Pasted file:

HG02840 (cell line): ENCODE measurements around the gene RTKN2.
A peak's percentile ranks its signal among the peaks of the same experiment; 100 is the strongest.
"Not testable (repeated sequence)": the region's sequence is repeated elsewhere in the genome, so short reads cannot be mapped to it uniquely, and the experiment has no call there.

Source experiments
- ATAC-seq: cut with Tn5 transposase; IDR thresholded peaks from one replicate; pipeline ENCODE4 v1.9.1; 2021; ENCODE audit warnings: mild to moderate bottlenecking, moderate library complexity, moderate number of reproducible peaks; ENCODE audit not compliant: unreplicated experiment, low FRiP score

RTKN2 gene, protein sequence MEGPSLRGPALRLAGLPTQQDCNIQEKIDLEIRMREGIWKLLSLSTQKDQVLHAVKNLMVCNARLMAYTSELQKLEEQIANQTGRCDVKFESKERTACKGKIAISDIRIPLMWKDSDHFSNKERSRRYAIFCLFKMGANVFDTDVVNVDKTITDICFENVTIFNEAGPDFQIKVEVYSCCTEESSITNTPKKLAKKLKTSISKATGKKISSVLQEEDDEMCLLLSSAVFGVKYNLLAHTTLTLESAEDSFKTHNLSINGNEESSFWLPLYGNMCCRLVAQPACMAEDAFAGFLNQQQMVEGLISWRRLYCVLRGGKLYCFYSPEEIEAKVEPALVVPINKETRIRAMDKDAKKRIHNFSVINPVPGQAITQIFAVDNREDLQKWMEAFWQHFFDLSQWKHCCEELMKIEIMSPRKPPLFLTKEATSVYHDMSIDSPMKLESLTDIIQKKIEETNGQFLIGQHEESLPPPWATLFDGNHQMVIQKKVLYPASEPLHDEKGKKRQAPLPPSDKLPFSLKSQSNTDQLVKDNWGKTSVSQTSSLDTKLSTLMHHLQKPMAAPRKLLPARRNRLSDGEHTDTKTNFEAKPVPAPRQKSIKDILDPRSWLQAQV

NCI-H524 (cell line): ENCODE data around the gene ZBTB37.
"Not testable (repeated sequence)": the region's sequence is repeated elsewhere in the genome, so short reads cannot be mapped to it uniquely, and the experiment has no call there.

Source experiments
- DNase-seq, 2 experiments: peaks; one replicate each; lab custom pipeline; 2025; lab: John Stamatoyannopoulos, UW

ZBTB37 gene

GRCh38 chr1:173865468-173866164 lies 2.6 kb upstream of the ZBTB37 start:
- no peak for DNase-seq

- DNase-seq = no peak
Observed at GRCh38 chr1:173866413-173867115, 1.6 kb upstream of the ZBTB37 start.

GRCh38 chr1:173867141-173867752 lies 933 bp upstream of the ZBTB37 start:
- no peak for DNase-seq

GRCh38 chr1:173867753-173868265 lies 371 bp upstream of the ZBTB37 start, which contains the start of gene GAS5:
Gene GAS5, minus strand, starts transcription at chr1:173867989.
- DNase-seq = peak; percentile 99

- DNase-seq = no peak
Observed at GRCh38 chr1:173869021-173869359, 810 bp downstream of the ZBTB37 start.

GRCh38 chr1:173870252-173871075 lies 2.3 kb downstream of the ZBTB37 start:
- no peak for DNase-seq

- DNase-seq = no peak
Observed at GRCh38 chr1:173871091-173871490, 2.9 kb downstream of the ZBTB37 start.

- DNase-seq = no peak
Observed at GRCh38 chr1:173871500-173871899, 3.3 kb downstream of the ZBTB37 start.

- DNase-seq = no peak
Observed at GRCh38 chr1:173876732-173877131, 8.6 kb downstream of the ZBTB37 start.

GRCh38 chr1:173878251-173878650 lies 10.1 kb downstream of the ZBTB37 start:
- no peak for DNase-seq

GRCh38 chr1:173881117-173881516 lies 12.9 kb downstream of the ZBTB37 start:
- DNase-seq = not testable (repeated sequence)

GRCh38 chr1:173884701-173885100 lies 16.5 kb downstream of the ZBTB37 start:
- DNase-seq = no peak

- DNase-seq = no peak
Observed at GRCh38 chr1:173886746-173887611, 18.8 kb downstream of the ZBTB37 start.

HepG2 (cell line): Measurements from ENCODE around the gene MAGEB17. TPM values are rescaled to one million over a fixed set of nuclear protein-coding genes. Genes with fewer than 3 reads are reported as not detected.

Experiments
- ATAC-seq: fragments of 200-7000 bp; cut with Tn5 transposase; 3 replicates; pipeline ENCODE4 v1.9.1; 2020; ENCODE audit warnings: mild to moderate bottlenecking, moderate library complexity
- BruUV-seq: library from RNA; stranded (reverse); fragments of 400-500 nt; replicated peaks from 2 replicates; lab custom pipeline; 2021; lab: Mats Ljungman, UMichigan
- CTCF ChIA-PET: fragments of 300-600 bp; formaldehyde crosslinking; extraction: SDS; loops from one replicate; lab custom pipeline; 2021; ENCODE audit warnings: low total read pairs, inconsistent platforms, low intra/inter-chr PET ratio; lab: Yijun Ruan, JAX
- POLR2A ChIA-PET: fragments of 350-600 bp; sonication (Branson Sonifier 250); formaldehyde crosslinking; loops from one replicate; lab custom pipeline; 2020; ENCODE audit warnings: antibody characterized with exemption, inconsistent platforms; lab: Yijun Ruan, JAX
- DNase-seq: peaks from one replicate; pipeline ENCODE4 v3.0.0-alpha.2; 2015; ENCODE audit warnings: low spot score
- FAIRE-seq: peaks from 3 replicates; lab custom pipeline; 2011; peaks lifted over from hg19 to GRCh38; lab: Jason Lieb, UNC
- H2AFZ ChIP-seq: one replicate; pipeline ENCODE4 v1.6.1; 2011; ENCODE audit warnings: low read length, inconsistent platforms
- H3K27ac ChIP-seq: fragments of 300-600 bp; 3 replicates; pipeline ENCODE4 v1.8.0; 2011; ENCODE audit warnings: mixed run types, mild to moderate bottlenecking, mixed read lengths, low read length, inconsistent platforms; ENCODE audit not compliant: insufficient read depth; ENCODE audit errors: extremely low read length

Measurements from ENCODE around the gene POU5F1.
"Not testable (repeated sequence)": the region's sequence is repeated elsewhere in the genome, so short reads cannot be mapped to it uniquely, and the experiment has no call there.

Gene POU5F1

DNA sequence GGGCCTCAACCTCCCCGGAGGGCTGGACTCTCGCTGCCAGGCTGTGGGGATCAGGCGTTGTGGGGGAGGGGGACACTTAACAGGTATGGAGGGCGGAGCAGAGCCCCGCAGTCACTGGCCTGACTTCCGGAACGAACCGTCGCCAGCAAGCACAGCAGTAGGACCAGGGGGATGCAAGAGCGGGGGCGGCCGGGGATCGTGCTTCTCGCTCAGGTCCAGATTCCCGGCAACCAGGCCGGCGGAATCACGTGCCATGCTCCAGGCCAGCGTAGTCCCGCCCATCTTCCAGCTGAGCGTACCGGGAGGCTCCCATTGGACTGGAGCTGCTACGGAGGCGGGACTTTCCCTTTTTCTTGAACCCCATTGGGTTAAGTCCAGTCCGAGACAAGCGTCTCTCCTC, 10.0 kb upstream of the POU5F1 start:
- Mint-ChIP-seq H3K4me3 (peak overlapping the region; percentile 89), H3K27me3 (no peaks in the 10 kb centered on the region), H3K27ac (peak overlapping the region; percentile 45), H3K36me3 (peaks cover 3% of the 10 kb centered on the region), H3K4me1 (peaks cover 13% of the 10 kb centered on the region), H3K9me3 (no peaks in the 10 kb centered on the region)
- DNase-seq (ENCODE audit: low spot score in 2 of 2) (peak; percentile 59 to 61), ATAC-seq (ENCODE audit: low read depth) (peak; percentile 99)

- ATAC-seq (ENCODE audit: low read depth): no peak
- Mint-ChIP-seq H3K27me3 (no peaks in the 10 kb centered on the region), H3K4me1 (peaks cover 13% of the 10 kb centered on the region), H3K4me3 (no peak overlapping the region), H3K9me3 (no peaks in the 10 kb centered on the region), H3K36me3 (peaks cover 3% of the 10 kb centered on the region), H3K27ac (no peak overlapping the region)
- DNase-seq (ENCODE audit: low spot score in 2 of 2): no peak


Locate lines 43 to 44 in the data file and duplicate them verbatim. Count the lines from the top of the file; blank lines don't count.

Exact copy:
- CTCF ChIA-PET: fragments of 300-600 bp; formaldehyde crosslinking; extraction: SDS; loops from one replicate; lab custom pipeline; 2021; ENCODE audit warnings: low total read pairs, inconsistent platforms, low intra/inter-chr PET ratio; lab: Yijun Ruan, JAX
- POLR2A ChIA-PET: fragments of 350-600 bp; sonication (Branson Sonifier 250); formaldehyde crosslinking; loops from one replicate; lab custom pipeline; 2020; ENCODE audit warnings: antibody characterized with exemption, inconsistent platforms; lab: Yijun Ruan, JAX